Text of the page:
Dupont in Chattanooga
1944: Dupont buys 500 acres of land near the then-new Chickamauga Dam.
1946: Construction begins on five-story, 254,320-square-foot plant in Hixson
1948: Nylon production begins at plant with 900 initial employees
1970s: Employment swells in Chattanooga to more than 5,000 workers
2004: DuPont sells its textiles business, which included some of its best-known brands such as Lycra (Spandex), Dacron polyester, Orlonacrylic, Antron nylon and Thermolite, to Koch Industries. Invista, a subsidiary of Koch, takes ownership of the Chattanooga plant and leases space for a limited performance polymer operation to DuPont and a tire nylon operation to Kordsa.
2015: DuPont merges performance polymers division with industrial polymers division and phases out the last of DuPont operations in Chattanooga.
Nearly 60 years after DuPont built one of Chattanooga's biggest manufacturing plants, the chemical giant is closing down the last of its local operations this month.
DuPont, which sold most of its 500-acre Hixson nylon production plant to Koch Industries in 2004, said Thursday the only remaining part of its business in Chattanooga — a performance polymers lab and production facility — is shifting to a plant in Richmond, Va.
About 40 workers, including 26 employees and 14 contractors, will lose their jobs at the end of the month, although DuPont and its contractors say they will try to find other work for the displaced employees. The decision follows DuPont's announced merger of its performance polymers unit with the company's packaging and industrial polymers division.
Invista, a division of Koch Industries, and Kordsa, a Turkish maker of nylon for tires, will continue operations at the Chattanooga plant on Access Road. Those companies took over most of the DuPont operations more than a decade ago and together still employ more than 600 workers, plus several hundred more contractors.
"In an effort to streamline operations, DuPont Performance Polymers is consolidating its manufacturing footprint," DuPont's Chattanooga Plant Manager Mike Kirkland said in a statement Thursday. "As a result, the business will cease production of nylon specialty polymer at its Chattanooga site by the end of 2015."
At its peak more than four decades ago, DuPont was one of the city's biggest employers, with more than 5,000 workers.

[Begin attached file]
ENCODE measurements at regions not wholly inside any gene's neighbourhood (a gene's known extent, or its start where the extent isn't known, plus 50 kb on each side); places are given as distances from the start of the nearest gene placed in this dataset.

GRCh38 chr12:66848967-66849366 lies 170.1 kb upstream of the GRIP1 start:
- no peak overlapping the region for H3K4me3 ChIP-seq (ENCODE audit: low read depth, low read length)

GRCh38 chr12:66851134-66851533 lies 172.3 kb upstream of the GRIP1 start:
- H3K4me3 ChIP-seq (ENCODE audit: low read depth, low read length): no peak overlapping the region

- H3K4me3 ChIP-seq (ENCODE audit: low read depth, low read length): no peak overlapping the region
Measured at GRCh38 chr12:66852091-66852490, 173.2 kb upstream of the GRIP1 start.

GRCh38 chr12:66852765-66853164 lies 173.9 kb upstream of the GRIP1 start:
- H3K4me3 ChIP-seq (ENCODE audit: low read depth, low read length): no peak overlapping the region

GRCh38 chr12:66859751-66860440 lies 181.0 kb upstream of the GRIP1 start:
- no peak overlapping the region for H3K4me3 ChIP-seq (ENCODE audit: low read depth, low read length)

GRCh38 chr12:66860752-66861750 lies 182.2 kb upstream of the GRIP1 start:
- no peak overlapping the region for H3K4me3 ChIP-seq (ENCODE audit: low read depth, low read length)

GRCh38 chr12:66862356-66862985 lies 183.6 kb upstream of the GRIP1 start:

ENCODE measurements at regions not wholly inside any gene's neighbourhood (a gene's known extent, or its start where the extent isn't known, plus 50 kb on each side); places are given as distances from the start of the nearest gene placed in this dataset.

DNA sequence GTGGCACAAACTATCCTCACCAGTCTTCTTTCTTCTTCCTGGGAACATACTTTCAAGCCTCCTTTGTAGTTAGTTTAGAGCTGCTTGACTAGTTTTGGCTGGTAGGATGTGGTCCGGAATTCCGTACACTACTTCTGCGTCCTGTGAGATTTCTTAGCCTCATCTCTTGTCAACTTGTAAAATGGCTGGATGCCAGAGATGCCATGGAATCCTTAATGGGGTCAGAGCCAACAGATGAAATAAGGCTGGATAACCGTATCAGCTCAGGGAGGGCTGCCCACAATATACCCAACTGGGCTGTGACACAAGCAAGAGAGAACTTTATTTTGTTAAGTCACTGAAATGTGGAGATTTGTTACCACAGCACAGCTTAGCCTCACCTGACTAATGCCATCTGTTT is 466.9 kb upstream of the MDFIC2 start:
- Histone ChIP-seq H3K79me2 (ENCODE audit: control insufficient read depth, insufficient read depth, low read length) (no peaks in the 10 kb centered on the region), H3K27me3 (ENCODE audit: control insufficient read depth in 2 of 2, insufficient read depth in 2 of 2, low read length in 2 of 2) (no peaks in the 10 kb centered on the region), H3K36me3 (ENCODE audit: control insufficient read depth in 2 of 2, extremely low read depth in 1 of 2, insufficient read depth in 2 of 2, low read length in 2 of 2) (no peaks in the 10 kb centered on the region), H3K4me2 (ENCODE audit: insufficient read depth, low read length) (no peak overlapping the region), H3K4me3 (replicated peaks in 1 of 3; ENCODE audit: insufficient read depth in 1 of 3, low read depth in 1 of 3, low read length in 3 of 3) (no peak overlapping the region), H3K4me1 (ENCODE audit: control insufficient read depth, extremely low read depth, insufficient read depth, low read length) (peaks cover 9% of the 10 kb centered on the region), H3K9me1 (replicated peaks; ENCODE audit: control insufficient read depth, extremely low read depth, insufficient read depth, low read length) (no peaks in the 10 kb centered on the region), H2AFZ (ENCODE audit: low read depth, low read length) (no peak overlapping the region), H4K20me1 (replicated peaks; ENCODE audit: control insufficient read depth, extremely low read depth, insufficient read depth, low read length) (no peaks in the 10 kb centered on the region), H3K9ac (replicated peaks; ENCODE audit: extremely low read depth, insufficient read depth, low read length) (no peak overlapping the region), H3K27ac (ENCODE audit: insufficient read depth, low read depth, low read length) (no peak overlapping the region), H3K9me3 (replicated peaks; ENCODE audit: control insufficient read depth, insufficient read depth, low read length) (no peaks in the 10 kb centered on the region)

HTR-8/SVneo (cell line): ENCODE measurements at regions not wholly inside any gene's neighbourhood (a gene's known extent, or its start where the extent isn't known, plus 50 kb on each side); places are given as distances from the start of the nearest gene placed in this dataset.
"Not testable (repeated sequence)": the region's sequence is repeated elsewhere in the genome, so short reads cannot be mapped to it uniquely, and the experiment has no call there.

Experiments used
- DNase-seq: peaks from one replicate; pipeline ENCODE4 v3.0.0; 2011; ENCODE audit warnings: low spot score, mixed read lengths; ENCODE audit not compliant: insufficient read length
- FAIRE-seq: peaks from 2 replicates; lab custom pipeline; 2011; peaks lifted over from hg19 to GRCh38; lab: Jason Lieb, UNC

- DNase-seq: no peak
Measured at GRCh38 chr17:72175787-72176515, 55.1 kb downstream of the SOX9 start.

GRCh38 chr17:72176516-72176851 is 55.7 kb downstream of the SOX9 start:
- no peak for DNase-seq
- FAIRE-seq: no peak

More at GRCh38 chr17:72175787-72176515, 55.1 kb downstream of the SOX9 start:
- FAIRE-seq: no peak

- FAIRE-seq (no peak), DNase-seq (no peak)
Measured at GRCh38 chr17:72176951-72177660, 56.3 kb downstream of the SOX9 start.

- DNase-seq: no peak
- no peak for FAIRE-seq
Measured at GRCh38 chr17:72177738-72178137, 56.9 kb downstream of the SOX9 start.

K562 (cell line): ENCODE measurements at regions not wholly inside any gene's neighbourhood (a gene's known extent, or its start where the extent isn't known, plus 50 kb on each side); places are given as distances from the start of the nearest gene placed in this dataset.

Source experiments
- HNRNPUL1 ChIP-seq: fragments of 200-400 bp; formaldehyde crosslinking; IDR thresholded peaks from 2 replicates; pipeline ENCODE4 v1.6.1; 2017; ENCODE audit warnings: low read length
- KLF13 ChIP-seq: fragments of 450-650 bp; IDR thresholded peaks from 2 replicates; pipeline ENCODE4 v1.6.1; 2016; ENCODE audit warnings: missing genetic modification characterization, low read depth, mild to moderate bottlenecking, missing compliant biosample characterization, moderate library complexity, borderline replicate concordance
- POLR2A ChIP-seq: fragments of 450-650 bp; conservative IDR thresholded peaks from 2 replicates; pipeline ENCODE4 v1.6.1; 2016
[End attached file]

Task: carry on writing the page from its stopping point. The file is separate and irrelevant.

"DuPont was a mainstay of our economy for decades and was not only one of the biggest employers but also one of the greatest supporters of the community," said Ray Childers, a former president of the Chattanooga Manufacturers Association for 18 years and a former personnel manager at DuPont. "It's sad to see the DuPont name leave Chattanooga."
Jim Wright, a 71-year-old retiree who began his 40-year working career at the DuPont plant before moving to Texas, recalled the 1970s, when it was a challenge to find a space in the acres of paved parking lots around the Hixson plant.
"There were so many employees and cars that we couldn't all get in the parking lot at shift change and sometimes you had to park out on to Access Road," Wright recalled. "The fibers operation required a lot of employees in that era so DuPont was a major player in Chattanooga."
But the shifting of textile and apparel operations overseas, automated manufacturing, and new technologies and products reduced the staffing needs even with three different companies — Invista, Kordsa and DuPont — operating under the same roof.
The corporation will provide career transition support this month for the laid-off workers, who may apply for open positions at other DuPont facilities, according to Tara Stewart, public affairs director for the Southeast.
Contractor Mundy Companies will lay off its staff at the plant. But Robert Short, vice president of human resources for Mundy in Houston, told WRCB-TV those employees should be able to find other work in the Chattanooga area on other Mundy projects.
Kirkland acknowledged that closing DuPont's Chattanooga operations at Christmastime "can be difficult for those impacted," but he said the decision "was very carefully considered" and is designed to help DuPont improve efficiency of its polymers units.
Zack Crane said DuPont was "very transparent" about the potential of its operations in Chattanooga being phased out.
"They even told me about it when I interviewed there in 2013," Crane said in a Facebook post. "Everybody knew this was a strong possibility. Of course it still stinks for all those involved, but it's hardly the evil corporation."
Contact staff writer Dave Flessner at firstname.lastname@example.org or at 423-757-6340.